Gifts from the garden

One of my favorite songs is “‘Tis a Gift to be Simple,” an old Quaker hymn that encourages us without any fuss to “come down where we ought to be.” In fact, the song says, to be able to do that is a gift.

I guess I’d have to say that right now one of the simple gifts in my life is bounty from the garden, perhaps even more miraculous than normal because of the drought we have been subjected to yet again these past few months. My lawn is brown, just like everyone else’s, and there are big cracks in the soil, yet the plants in my garden are lush and producing. Especially the tomatoes.

Not that I’m complaining, but I just don’t quite get it. Maybe they know somehow that I like them best of all. And I like sharing them with others, too. I don’t even care if a tomato is a fruit or a vegetable. (The U.S. Supreme Court has ruled that it’s a vegetable, by the way, because of the way it’s used.)

To me, there is nothing that comes from a nice little hobby vegetable garden that is any more luscious and wonderful than the tomato. And the 16 plants I planted are, at this rather late date, just starting to produce enough fruit for me to enjoy eating and sharing with others. I don’t even mind that the plants didn’t really get serious about this until now that it’s time for me to get back to work at school again.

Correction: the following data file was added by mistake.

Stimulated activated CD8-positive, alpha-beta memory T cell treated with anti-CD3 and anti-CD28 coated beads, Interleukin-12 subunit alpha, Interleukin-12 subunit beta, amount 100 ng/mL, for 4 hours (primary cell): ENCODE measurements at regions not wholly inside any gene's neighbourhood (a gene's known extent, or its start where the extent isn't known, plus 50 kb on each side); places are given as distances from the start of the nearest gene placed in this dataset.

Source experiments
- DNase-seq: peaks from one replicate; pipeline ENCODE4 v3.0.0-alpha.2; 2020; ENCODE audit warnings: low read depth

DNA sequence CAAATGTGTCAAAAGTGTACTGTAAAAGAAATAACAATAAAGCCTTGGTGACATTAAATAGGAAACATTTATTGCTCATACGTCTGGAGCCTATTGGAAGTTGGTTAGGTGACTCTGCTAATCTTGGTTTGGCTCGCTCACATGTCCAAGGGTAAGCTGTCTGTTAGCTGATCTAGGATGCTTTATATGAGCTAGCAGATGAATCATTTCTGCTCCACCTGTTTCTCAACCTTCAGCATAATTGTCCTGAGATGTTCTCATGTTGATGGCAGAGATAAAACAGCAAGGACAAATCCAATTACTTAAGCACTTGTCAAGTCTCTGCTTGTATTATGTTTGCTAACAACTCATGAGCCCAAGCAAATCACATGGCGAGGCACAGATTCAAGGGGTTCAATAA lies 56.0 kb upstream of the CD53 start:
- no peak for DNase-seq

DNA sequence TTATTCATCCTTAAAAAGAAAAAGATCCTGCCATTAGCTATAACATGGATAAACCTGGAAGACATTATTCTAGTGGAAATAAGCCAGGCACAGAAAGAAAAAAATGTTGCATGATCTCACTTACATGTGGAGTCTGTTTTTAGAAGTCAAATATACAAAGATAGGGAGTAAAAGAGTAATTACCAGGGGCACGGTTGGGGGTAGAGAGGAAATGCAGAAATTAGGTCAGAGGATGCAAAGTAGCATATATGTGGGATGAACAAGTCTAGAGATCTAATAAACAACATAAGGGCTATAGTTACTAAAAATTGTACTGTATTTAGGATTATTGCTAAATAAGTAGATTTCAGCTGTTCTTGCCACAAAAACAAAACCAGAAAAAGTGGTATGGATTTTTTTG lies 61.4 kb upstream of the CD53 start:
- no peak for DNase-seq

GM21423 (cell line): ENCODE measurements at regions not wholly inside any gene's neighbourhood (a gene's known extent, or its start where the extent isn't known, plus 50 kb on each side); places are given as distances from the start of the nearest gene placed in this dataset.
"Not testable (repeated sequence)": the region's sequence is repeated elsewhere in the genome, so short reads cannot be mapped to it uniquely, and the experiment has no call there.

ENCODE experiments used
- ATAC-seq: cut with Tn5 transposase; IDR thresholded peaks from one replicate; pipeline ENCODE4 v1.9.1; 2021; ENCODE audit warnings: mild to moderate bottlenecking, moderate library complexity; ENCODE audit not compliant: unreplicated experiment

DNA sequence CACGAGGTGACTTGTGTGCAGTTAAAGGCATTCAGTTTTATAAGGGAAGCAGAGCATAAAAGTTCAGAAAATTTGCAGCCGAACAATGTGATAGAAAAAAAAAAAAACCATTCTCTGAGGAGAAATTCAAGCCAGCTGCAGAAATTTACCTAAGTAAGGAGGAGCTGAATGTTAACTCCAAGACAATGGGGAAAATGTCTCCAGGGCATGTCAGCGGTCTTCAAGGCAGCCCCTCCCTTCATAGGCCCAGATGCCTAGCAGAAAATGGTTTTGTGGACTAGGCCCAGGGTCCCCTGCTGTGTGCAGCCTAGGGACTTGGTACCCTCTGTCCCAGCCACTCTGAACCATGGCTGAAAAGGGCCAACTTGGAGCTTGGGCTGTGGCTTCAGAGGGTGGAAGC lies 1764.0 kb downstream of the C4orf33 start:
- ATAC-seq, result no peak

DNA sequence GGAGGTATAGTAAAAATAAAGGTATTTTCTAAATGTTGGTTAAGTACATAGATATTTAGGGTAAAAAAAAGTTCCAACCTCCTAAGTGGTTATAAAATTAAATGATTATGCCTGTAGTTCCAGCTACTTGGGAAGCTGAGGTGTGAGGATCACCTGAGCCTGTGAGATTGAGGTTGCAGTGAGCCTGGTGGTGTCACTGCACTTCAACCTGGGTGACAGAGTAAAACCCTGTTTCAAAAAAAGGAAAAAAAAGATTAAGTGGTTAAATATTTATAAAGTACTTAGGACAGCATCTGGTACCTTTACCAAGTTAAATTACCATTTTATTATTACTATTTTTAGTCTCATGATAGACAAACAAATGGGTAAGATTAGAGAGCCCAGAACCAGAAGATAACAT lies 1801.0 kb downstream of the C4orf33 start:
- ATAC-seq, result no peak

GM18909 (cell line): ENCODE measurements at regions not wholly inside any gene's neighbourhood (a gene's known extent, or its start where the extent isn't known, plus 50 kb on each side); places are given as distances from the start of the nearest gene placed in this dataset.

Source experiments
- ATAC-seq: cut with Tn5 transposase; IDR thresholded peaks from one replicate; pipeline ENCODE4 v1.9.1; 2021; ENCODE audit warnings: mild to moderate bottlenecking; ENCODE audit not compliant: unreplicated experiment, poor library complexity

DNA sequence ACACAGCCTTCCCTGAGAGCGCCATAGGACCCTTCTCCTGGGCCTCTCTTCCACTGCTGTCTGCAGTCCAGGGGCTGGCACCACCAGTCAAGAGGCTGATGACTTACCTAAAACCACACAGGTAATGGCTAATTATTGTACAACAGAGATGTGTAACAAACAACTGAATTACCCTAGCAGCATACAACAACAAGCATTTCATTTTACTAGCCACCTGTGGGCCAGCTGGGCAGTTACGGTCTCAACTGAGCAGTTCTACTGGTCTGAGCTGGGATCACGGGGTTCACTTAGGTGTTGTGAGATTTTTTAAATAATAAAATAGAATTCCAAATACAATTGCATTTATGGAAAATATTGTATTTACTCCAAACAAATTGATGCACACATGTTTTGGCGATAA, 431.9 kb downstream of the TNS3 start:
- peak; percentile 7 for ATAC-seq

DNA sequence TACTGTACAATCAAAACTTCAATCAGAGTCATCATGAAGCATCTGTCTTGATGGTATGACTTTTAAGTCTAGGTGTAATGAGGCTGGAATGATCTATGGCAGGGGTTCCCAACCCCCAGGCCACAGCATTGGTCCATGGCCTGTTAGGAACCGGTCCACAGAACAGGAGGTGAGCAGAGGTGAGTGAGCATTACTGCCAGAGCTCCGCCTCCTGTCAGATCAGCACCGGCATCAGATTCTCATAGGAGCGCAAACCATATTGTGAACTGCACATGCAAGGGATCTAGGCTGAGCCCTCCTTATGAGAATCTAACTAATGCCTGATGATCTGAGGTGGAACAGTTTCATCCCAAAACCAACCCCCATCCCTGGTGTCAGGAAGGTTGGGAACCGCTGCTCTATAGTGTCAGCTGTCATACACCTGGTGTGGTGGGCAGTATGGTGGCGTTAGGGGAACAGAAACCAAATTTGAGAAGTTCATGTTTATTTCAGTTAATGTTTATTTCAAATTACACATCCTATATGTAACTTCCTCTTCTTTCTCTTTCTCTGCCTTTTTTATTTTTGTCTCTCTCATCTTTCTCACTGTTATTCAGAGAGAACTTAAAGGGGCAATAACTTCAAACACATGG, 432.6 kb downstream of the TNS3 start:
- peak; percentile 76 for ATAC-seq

So I just pick the tomatoes every few days, preferring to leave them on the vine till they are just the right shade of red. I read that tomatoes have been bred to be an acceptable shade of red that ripens uniformly. I’m for that. Tomatoes should be red; there’s just something wrong about yellow ones.

Don’t get me wrong. I have nice tomatoes right now, but it’s not because they’re coming from perfect plants in a neat and tidy garden. What started off with several rows of tomato plants in cages in nice rows is now a tangle of tomato plants so strong that they have pulled over the wire cages. Still, the plants are covered with blooms and many tomatoes in various stages of ripe. It does make picking the tomatoes rather challenging, but it’s well worth the challenge.

That’s another beauty of gardening: there’s always another growing season to do things-like devise better supports for the tomatoes– a little better. It’s one of the simple gifts you get from a garden.